In a large RCT to evaluate the efficacy of the MBSR (BC) program compared to usual care (UC) in normalizing blood levels of pro-inflammatory cytokines among BC survivors (BCS), 322 patients with stage 0-III BC survivors were recruited [13]. This MBSR was based on Kabat-Zinn techniques [11]. It consists of sitting meditation, body scan, gentle hatha yoga, walking meditation, and informal practice. Curative treatments should have been completed within two weeks to two years prior to study enrollment. Patients were randomized to either a six-week MBSR(BC) program or a UC program. At baseline and six and twelve weeks, blood samples were collected and assessed for plasma cytokines (interleukin [IL]-1β, IL-6, IL-10, tumor necrosis factor [TNF] α, transforming growth factor [TGF] β1, soluble tumor necrosis factor receptor [sTNFR] 1). TNFα and IL-6 increased during the follow-up period at a higher rate during the MBSR(BC) training period versus the UC group, while sTNFR1 levels did not change significantly across the 12-week period. The authors commented that increases in TNFα and IL-6 were markers for immune restoration, thereby showing the beneficial effects of MBSR.

An RTC was performed to test mindfulness meditation practice, when delivered during one session of active chemotherapy administration, on the acute salivary cortisol (a marker of neuroendocrine system activity) in cancer patients [14]. Fifty-seven patients were enrolled in the trial. Eligible patients were adults with colorectal cancer (CRC), about to begin chemotherapy. Patients were blinded into one of the three groups in 1:1:1 ratio; standard chemotherapy group versus cancer education module group or a mindfulness group plus cancer education module group. Mindfulness practice was a pre-recorded audiovisual instruction on guided mindful meditation. Saliva cortisol reflects physiologically active free cortisol. Behavioral measures included Multidimensional Fatigue Symptom Inventory (MFSI), DASS, and Mindfulness Attention Awareness Scale (MAAS). Saliva samples were collected at the start of chemotherapy and at subsequent 20-minute intervals during the first 60 minutes of chemotherapy. More than twice as many patients in the mindfulness group versus the controls showed a cortisol rise suggesting that mindfulness practice during chemotherapy can reduce the hypothalamic pituitary axis (HPA) blunting profiles typically observed in cancer patients. MAAS significantly anti-correlated with MFSI and DASS while MFSI correlated with DASS.

Supportive-Expressive Therapy (SET) is based on the idea that patients' capacity to cope with their cancer is improved by expressing their emotions and increasing their social support. MBCR (Mindfulness-Based Cancer Recovery) is the MBSR program adapted for cancer patients and their recovery. In a study comparing MBCR versus SET in BC survivors, 252 patients were enrolled in the study. The measures included the Profile of Mood States (POMS), a 56-item Calgary Symptoms of Stress Inventory (CSOSI), FACT-B, Medical Outcomes Study Social Support Survey (MOS-SSS) and MAAS. MBCR in distressed BC survivors was found to be superior to SET for improving psychological well-being with benefits lasting over a year compared to controls [15,16].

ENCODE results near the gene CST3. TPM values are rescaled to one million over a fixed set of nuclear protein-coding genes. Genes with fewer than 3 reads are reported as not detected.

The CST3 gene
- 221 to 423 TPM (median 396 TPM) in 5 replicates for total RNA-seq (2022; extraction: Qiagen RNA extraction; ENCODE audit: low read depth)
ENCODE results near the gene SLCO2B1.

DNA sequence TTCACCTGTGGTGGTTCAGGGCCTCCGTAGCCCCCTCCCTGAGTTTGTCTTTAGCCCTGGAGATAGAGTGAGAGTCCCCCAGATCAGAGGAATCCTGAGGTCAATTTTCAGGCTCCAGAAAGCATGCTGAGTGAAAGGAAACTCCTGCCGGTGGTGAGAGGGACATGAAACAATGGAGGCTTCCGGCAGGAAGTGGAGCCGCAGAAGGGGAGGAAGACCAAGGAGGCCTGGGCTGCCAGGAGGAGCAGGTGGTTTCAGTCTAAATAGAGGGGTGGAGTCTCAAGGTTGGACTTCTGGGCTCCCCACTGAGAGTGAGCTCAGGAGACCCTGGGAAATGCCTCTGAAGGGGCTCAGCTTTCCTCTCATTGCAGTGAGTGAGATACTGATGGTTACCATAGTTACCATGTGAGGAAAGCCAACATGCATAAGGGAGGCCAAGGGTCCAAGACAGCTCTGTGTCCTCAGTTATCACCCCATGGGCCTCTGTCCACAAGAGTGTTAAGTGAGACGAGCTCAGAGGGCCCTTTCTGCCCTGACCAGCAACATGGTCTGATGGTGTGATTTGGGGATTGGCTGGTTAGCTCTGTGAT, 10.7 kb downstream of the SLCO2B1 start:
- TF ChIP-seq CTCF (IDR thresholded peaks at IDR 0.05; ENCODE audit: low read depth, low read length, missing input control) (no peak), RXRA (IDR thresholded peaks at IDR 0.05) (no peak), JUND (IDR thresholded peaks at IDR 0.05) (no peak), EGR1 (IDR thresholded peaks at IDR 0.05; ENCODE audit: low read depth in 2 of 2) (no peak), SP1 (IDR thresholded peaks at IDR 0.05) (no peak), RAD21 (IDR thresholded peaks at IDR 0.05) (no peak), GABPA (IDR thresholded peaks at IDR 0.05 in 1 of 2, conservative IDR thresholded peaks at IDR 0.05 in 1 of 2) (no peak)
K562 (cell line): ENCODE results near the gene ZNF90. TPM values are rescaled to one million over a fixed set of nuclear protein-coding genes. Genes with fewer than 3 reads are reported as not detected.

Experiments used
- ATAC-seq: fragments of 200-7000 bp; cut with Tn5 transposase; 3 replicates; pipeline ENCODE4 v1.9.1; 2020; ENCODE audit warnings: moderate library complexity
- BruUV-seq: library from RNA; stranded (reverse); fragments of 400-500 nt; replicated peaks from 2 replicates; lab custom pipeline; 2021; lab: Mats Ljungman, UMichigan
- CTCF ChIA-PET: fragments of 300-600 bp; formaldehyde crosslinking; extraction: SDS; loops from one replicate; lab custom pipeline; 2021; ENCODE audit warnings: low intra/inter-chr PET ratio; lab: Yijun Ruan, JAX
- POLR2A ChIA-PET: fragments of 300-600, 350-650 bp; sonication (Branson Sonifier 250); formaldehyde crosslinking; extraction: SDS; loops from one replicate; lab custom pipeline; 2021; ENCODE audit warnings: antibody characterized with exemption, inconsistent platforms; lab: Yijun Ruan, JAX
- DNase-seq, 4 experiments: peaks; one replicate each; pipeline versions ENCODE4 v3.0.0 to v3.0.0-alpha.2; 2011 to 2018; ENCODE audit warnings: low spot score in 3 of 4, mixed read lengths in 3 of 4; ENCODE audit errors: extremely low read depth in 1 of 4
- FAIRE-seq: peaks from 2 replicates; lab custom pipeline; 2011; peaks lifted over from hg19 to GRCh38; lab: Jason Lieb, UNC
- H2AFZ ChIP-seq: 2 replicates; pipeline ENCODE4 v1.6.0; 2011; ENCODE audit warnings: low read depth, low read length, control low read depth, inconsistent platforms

In patients with low-risk prostate cancer placed on active surveillance, researchers conducted a feasibility and preliminary efficacy study of an eight-week MBSR session. The participants were randomized to either MBSR (n = 24) or an attention control arm (n = 19). Participants in the control group received a book on mindfulness called ‘Full Catastrophe Living’ with no specific instructions to read it. Participants in the mindfulness arm participated in the eight-week intervention done by a trained instructor. The measures used in this study included the Memorial Anxiety Scale for Prostate Cancer (MAXPC), Post-Traumatic Growth Inventory (PTGI), Intolerance of Uncertainty Short Form (IUS), MAAS, and PROMIS-Global Health 10 (PGH-10). Mindfulness intervention demonstrated significant decreases in prostate cancer anxiety and uncertainty intolerance, and significant increases in mindfulness, global mental health and post-traumatic growth [17].

A randomized control trial in Chinese patients with BC showed improvements in post-traumatic growth (PTG) and Perceived Stress Scale of Chinese version (CPSS) in the MBSR group with results that persisted three months after intervention [18]. In another study in Danish women with BC, benefits of MBSR were seen on somatic symptoms that stayed for six months after intervention [19].

In an RCT in premenopausal women with BC, women were randomly assigned to a six-week Mindful Awareness Practices (MAPs) intervention group or to a wait-list control group. MAPs is a six weekly two-hour session theory on mindfulness, practice of meditation and gentle movement exercises, lectures, discussions, and group practices as well as home practice sessions. MAPS intervention led to reductions in perceived stress, reductions in depressive symptoms as well as reductions in proinflammatory gene expression and inflammatory signaling [20]. In an RCT in BC patients evaluating MBSR and SET on telomere length (TL), TL in the intervention group was maintained whereas it was found to decrease for control participants. TL has been shown to decrease under stress [21].